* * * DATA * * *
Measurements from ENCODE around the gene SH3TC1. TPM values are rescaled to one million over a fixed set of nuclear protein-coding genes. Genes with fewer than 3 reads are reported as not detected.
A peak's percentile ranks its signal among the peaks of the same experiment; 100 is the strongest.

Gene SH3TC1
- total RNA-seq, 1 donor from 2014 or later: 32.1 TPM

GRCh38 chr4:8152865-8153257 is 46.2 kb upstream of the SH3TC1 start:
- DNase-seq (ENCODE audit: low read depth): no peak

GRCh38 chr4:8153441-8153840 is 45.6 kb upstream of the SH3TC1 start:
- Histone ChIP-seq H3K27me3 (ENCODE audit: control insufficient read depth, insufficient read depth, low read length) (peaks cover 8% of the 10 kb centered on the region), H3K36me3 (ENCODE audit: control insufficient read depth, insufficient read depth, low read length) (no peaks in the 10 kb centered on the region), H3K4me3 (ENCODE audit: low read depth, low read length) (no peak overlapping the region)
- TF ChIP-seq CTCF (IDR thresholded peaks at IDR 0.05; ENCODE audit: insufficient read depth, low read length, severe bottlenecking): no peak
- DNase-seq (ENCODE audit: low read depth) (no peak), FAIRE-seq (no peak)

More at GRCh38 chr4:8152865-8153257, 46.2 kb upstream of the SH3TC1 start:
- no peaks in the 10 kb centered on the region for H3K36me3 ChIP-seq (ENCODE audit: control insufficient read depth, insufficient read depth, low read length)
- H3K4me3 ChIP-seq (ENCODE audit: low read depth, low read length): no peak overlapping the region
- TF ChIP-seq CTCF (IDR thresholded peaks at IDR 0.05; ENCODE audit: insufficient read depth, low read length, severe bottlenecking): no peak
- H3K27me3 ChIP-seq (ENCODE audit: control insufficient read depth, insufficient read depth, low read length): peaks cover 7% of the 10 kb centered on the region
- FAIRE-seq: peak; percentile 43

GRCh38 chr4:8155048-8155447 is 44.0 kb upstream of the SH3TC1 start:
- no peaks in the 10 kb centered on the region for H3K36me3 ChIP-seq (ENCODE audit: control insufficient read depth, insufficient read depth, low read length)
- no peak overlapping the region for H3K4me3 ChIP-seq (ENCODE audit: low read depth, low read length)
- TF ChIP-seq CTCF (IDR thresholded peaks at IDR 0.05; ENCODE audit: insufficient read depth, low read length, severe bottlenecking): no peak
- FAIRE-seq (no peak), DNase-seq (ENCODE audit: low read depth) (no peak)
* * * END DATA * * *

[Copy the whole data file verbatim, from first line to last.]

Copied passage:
Measurements from ENCODE around the gene SH3TC1. TPM values are rescaled to one million over a fixed set of nuclear protein-coding genes. Genes with fewer than 3 reads are reported as not detected.
A peak's percentile ranks its signal among the peaks of the same experiment; 100 is the strongest.

Gene SH3TC1
- total RNA-seq, 1 donor from 2014 or later: 32.1 TPM

GRCh38 chr4:8152865-8153257 is 46.2 kb upstream of the SH3TC1 start:
- DNase-seq (ENCODE audit: low read depth): no peak

GRCh38 chr4:8153441-8153840 is 45.6 kb upstream of the SH3TC1 start:
- Histone ChIP-seq H3K27me3 (ENCODE audit: control insufficient read depth, insufficient read depth, low read length) (peaks cover 8% of the 10 kb centered on the region), H3K36me3 (ENCODE audit: control insufficient read depth, insufficient read depth, low read length) (no peaks in the 10 kb centered on the region), H3K4me3 (ENCODE audit: low read depth, low read length) (no peak overlapping the region)
- TF ChIP-seq CTCF (IDR thresholded peaks at IDR 0.05; ENCODE audit: insufficient read depth, low read length, severe bottlenecking): no peak
- DNase-seq (ENCODE audit: low read depth) (no peak), FAIRE-seq (no peak)

More at GRCh38 chr4:8152865-8153257, 46.2 kb upstream of the SH3TC1 start:
- no peaks in the 10 kb centered on the region for H3K36me3 ChIP-seq (ENCODE audit: control insufficient read depth, insufficient read depth, low read length)
- H3K4me3 ChIP-seq (ENCODE audit: low read depth, low read length): no peak overlapping the region
- TF ChIP-seq CTCF (IDR thresholded peaks at IDR 0.05; ENCODE audit: insufficient read depth, low read length, severe bottlenecking): no peak
- H3K27me3 ChIP-seq (ENCODE audit: control insufficient read depth, insufficient read depth, low read length): peaks cover 7% of the 10 kb centered on the region
- FAIRE-seq: peak; percentile 43

GRCh38 chr4:8155048-8155447 is 44.0 kb upstream of the SH3TC1 start:
- no peaks in the 10 kb centered on the region for H3K36me3 ChIP-seq (ENCODE audit: control insufficient read depth, insufficient read depth, low read length)
- no peak overlapping the region for H3K4me3 ChIP-seq (ENCODE audit: low read depth, low read length)
- TF ChIP-seq CTCF (IDR thresholded peaks at IDR 0.05; ENCODE audit: insufficient read depth, low read length, severe bottlenecking): no peak
- FAIRE-seq (no peak), DNase-seq (ENCODE audit: low read depth) (no peak)